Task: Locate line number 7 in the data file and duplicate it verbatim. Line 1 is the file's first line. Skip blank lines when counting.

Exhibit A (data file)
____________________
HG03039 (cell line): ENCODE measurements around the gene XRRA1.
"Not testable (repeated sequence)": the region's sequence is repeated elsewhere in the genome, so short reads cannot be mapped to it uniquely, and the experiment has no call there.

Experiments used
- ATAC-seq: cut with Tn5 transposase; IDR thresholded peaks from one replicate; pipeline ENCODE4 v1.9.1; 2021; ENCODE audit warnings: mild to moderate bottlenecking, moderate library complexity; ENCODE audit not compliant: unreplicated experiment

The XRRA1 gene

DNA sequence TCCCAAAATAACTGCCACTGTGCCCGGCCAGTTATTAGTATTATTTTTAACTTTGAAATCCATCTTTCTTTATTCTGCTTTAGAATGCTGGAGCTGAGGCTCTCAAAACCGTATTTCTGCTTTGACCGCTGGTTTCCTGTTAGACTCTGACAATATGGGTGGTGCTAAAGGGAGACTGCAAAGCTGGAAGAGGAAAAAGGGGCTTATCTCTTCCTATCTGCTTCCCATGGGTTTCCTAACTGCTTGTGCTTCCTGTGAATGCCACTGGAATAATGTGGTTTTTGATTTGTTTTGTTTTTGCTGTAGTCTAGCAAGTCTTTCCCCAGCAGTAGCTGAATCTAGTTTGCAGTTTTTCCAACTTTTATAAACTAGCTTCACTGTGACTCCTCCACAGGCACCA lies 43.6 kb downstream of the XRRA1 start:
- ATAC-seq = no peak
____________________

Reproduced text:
- ATAC-seq = no peak